Not so bad, not as bad as it could be, he said. But I am tired of it, I want to be released. I have been here more than two years. Twenty-six months. They have just finished my case, and we made an appeal, but it was rejected. Now they are sending me back, but there is no date, just this waiting and waiting. He did not speak too sadly, but he was disappointed, that I could see. He was tired of hoping, but he also seemed unable to suppress his generous smile. There was a certain gentleness in his every sentence, and he began to speak, rapidly, about how he had ended up confined in this large metal box in Queens. I encouraged him, asked him to clarify details, gave, as best as I could, a sympathetic ear to a story that, for too long, he had been forced to keep to himself. He was well educated, there was no hesitation in his English, and I let him speak without interrupting. He lowered his voice a bit, leaned toward the glass, and said that America was a name that had never really been far away when he was growing up. In school and at home, he had been taught about the special relationship between Liberia and America, which was like the relationship between an uncle and a favorite nephew. Even the names bore a family resemblance: Liberia, America: seven letters each, four of which were shared. America had sat solidly in his dreams, had been the absolute focus of his dreams, and when the war began and everything started to crumble, he was sure the Americans would come in and solve the whole thing. But it hadn’t been like that; the Americans had been reluctant to help, for their own reasons. His name was Saidu, he said. His school, near the Old Ducor Hotel, had been shelled, and burned to the ground in 1994. A year later, his sister had died of diabetes, an illness that wouldn’t have killed her in peacetime. His father, gone since 1985, remained gone, and his mother, a petty trader at the market, had nothing to trade. Saidu had slipped through the shadows of the war. He was pressed many times into fetching water for the NPFL (the National Patriotic Front of Liberia), or clearing brush, or moving bodies away from the street. He got used to the cries of alarm and the sudden clouds of smoke, he learned to lie low when recruiters came calling for either side. They would accost his mother, and she would tell them he had sickle-cell disease and was in the throes of death. His mother and her sister were shot in the second war, by Charles Taylor’s men. Two days later, the men returned and took him away with them, to the outskirts of Monrovia. He carried a suitcase with him. At first, he thought the men would make him fight, but they gave him a cutlass, and he worked on a rubber farm with forty or fifty others. At the camp, he saw one of his mates, a boy who had been the best soccer player in school: that boy’s right hand had been severed at the wrist, and had healed to a stump. Others had died, he had seen corpses. But it was seeing that stump where a hand used to be that did it for him; that was when he knew he had no choice. That night, he packed his soccer shoes, two spare shirts, and all his money, around six hundred Liberian dollars. At the bottom of his tattered backpack, he placed his mother’s birth certificate. The rest of the things in the suitcase he emptied into a ditch. The suitcase itself he threw into the bush. He did not, himself, have a birth certificate, which was why he took his mother’s. He escaped the farm, walking the road alone in the darkness, all the way back to Monrovia. He couldn’t return home, so he went to the burnt ruin of his school, near the Old Ducor Hotel, and cleared a corner there. He thought that if he went to sleep, maybe he would die. The idea was new to him, and it felt good. It helped him sleep.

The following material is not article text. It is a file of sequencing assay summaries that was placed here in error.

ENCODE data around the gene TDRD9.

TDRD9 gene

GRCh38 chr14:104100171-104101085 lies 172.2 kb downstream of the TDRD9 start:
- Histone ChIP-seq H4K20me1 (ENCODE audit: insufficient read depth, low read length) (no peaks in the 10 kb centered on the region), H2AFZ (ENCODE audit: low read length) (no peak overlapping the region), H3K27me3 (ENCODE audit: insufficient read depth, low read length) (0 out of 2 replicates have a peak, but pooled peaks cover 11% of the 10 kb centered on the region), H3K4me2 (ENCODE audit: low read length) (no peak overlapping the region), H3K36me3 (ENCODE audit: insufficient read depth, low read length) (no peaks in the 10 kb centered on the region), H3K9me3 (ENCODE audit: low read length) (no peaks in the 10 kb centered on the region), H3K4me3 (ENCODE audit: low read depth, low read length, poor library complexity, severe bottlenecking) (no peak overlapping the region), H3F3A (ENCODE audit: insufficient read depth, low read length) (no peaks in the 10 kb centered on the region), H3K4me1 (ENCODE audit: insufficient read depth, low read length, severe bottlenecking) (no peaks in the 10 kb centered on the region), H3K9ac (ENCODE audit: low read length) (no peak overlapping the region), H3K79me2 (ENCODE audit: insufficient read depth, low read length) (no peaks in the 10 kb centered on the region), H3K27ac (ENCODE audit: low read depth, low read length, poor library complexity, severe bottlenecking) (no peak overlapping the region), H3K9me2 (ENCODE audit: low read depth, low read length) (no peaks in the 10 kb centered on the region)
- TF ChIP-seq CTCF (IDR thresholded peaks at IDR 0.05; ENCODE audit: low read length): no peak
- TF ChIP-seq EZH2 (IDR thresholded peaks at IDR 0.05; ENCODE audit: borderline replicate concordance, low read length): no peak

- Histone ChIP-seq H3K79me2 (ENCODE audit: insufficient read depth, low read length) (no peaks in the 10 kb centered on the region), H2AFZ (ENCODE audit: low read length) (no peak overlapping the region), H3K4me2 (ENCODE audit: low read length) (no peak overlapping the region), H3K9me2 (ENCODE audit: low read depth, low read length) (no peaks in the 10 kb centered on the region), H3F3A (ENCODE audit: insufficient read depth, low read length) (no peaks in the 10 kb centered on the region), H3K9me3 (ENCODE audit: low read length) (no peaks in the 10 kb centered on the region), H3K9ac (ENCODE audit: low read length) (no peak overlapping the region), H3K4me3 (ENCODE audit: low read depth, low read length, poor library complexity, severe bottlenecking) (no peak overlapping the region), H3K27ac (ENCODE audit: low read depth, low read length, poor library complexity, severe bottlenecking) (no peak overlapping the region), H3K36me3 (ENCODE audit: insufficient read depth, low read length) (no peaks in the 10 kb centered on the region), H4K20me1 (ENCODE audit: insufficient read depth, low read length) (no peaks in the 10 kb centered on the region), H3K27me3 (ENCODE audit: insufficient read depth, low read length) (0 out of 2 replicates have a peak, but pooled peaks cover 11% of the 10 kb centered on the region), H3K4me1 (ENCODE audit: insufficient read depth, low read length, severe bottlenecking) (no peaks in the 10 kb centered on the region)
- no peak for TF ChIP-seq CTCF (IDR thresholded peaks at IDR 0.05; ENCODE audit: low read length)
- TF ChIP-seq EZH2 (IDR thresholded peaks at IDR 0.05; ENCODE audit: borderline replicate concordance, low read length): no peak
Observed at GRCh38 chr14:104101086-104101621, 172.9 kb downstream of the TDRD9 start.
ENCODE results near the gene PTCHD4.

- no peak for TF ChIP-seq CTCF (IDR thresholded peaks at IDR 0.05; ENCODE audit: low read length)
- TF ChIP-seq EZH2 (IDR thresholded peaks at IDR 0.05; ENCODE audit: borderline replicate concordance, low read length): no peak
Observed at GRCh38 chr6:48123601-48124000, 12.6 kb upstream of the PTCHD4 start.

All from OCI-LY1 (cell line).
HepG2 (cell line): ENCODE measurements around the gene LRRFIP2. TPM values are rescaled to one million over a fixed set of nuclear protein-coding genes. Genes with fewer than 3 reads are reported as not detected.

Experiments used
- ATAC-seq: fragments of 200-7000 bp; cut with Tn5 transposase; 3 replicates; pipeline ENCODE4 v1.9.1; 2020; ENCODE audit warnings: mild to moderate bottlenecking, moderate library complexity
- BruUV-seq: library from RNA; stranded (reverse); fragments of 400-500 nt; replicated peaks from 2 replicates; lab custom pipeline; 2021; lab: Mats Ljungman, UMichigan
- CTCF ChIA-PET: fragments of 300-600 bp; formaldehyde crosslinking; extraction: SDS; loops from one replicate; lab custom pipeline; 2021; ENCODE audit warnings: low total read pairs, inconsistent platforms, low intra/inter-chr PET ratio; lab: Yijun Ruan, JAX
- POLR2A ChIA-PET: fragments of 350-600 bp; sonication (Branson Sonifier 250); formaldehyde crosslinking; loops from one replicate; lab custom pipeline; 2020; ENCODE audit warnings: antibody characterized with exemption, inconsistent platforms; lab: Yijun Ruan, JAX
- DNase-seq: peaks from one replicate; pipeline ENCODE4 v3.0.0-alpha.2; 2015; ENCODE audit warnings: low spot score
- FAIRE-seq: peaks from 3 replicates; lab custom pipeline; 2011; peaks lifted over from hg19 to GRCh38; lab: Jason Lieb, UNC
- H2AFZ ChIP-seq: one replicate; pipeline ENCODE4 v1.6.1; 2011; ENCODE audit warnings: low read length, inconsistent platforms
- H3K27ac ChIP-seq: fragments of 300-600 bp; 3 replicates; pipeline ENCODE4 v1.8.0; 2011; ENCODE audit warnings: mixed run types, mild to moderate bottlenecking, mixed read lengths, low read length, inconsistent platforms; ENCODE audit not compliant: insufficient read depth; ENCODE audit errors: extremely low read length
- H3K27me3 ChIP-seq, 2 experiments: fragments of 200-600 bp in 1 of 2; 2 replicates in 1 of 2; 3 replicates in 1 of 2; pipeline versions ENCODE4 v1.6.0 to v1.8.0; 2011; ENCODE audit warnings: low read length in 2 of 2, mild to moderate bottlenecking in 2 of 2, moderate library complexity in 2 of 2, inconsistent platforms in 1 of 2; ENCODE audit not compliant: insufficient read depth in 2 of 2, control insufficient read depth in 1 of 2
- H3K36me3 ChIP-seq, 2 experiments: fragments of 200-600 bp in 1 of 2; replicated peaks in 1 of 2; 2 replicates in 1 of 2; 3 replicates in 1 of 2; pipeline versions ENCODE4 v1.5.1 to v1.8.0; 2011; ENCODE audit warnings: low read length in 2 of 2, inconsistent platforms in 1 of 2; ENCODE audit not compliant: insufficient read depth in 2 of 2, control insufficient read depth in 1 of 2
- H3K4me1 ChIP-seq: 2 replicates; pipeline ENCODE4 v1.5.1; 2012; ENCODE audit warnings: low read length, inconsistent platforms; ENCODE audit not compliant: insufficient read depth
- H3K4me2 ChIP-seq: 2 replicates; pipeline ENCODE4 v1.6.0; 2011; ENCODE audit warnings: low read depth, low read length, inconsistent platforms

I was startled by a sudden knock on the Plexiglas. One of the Wackenhut guards had walked up, behind me, and I had been so absorbed in Saidu’s story that I started, and dropped my hat. The guard said, You fellas have thirty minutes. Saidu looked up at him from the other side of the partition, smiled, and said thank you. Then he lowered his voice again, leaned forward, and spoke even more quickly, as though the words now flowed freely from some hitherto blocked aquifer of his memory. That night he slept in the breeze from an open window, until a hissing sound woke him up. He opened his eyes, but kept his body still, and in the charred darkness he saw, across the long room, all the way at the other end, a small white snake. He tensed, wondering if the snake had seen him, but it continued to move, as though it were looking for something. Then a gust came through the window, and Saidu saw that the “snake” was actually an open exercise book, its pages fluttering in the wind. The memory of that apparition remained, he said, because he often wondered, then and later, if it meant something for his future. Morning came, and he stayed at the school all that day, hiding, and slept there when night fell. That night again, the book moved in the darkness and kept him company; he stayed half-awake and watched its pages rising and falling, and sometimes he saw it as a snake and sometimes as a book. The following day, he saw some ECOMOG soldiers from Nigeria, who gave him boiled rice. He pretended to be retarded, and he hitched a ride with them, traveling in their armored truck as far as Gbarnga, in the north of the country. Then he went on foot to Guinea, a journey of many days, switching between his sandals and his soccer shoes. Both gave him blisters, but in different places. When he got thirsty, he drank water from puddles. He was hungry, but he tried not to think about it. He couldn’t remember how he walked the ninety miles to the small town in the Guinean hinterland, or how that brought him, on the back of a farmer’s motorcycle, to Bamako.